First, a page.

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Anderson v. Coleman

Supreme Court of California
Jul 1, 1878
53 Cal. 188 (Cal. 1878)


         Appeal from the District Court of the Twenty-Second Judicial District, Marin County.

         Action for damages alleged to have been caused by defendant in maliciously suing out an injunction. The defendant was the owner of a tract of land adjoining the town of San Rafael, known as the " Picnic Valley Tract." The tract was laid out into small lots suitable for homesteads. The plaintiffs for many years maintained a large slaughter-house, with cattle-pens, hogpens, and sheep-pens, upon a lot within the corporate limits of San Rafael. The business became a nuisance in the neighborhood, and the Town Trustees caused it to be abated in November, 1874. Soon afterwards the plaintiffs bought one of defendant's homestead lots, one hundred and fifty feet square, just outside the town limits, and situate upon the " Old Point San Quentin Road" --the only road by which the defendant's lots were accessible. They then made preparations to move their slaughter-house upon the lot. The defendant having failed to dissuade them from their purpose, sued out a preliminary injunction, which was subsequently dissolved, and final judgment was given the defendants in the injunction suit, the plaintiffs here. They then commenced this action.

         In addition to the instruction quoted in the opinion, the Court gave the following instructions:

         " First--If you find from all the facts that defendant, at the time he obtained the injunction against plaintiffs, fully and honestly believed, and had good cause to believe, that he could maintain said injunction, then he had a probable cause to take out said injunction; but in determining this question the advice of counsel is of no consequence, and should have no weight whatever, unless you find that he fully, fairly, and truthfully stated his case, and was then advised that such action could be maintained.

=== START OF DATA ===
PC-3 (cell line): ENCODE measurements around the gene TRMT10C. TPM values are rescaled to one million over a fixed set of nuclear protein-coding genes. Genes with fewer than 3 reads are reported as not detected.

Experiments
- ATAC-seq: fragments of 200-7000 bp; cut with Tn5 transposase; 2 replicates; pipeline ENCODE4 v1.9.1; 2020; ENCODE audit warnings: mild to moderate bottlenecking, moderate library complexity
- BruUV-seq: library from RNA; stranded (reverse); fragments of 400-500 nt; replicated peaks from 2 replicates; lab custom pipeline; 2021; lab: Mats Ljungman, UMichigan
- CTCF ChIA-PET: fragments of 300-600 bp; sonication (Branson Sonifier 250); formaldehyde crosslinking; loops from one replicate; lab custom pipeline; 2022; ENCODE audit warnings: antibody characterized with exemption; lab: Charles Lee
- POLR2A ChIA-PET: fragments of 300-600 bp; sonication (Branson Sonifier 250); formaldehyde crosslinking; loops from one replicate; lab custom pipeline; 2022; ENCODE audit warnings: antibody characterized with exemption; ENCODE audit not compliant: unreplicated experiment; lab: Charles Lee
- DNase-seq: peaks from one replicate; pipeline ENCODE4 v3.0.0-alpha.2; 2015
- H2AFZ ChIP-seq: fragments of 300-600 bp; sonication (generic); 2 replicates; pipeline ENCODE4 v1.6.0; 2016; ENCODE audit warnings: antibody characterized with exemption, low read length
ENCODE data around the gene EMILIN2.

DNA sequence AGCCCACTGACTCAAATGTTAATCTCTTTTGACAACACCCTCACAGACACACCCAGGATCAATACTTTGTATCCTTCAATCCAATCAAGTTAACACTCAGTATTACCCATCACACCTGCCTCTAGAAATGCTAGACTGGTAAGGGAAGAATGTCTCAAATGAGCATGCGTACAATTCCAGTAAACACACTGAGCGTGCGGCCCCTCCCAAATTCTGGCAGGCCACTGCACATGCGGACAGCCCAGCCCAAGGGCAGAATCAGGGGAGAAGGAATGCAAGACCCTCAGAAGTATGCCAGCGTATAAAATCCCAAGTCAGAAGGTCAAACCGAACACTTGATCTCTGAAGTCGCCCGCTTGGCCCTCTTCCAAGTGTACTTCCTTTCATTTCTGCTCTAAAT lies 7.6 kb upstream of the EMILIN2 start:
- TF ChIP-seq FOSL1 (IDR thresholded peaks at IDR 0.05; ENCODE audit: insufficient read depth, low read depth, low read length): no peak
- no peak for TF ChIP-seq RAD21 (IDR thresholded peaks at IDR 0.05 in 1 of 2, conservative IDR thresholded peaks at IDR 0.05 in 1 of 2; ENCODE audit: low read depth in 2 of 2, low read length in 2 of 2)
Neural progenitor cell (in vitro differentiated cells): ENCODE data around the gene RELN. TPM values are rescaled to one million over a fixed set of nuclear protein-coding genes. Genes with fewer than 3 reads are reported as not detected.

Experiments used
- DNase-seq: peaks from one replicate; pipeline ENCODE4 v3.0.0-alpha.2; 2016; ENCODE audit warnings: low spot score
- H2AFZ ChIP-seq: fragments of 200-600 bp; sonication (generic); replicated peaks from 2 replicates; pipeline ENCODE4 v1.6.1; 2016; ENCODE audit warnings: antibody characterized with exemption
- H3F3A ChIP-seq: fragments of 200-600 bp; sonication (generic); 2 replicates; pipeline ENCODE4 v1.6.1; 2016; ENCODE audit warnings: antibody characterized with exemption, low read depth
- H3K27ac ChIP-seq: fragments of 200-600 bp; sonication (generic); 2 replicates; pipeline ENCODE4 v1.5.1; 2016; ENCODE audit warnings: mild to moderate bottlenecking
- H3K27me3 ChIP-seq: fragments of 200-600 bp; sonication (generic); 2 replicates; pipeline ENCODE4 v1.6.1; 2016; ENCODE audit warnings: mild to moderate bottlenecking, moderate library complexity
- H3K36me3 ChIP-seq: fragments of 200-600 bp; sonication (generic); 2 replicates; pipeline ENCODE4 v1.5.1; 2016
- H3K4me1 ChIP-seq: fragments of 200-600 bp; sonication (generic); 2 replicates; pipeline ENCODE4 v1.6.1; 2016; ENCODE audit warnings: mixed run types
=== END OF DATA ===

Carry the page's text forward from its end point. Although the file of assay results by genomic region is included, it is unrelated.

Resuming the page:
" Second--If you are of opinion that the defendant did not fully and honestly believe, or did not have good and sufficient cause to believe, that he could maintain the injunction, then he acted without probable cause, unless after a full, fair, and truthful statement of his case to his counsel he was positively advised by them that he could maintain such injunction.

         " Third--If you find that the injunction was taken out without probable cause, you are at liberty to infer malice from that fact alone.

         " Fourth--If you find that the injunction was sued out in the case of Coleman v. Anderson & Dubois without probable cause, and with express malice, then the amount of damages to be awarded is in your discretion; and the word 'malice' in law does not necessarily imply hatred, ill-will, and the like passions, but a simple intent to do a wrongful act, or a simple wish to vex, annoy, or injure."

         Judgment was rendered for the plaintiffs, and the defendant appealed.


         B. S. Brooks and E. B. Mahon, for Appellant, cited Levy v. Brannan , 39 Cal. 488; Harkrader v. Moore , 44 Cal. 153; Fochay v. Ferguson , 2 Denio, 619; Potter v. Seale , 8 Cal. 226.

          Thos. H. Hanson and Pratt & Metcalf, for Respondents.

         OPINION          By the Court:

         Irrespective of the other points relied upon by the appellant, and which it is not necessary to notice now, we are satisfied that there was error in the refusal of the Court below to give the second instruction asked by the defendant and refused by the Court. That instruction, as asked, was as follows: " Second--If the defendant instituted the action against W. W. Anderson and E. Dubois to obtain an injunction in good faith, without malice, and with no other motive than to protect his own property from threatened injury, the plaintiffs cannot, in this action, recover against him."

         In order to sustain an action for malicious prosecution, malice and want of probable cause must concur. If either of these be

wanting the action must fail. This is the settled rule, and was conceded by the counsel for the respondents at the argument. Nor was the error in this respect cured by the other instructions given at the trial.

         Judgment and order denying a new trial reversed, and cause remanded.

Summaries of

Anderson v. Coleman

Supreme Court of California
Jul 1, 1878
53 Cal. 188 (Cal. 1878)
Case details for

Anderson v. Coleman

Case Details

Full title:WM. N. ANDERSON et al. v. WM. T. COLEMAN

Court:Supreme Court of California

Date published: Jul 1, 1878


53 Cal. 188 (Cal. 1878)

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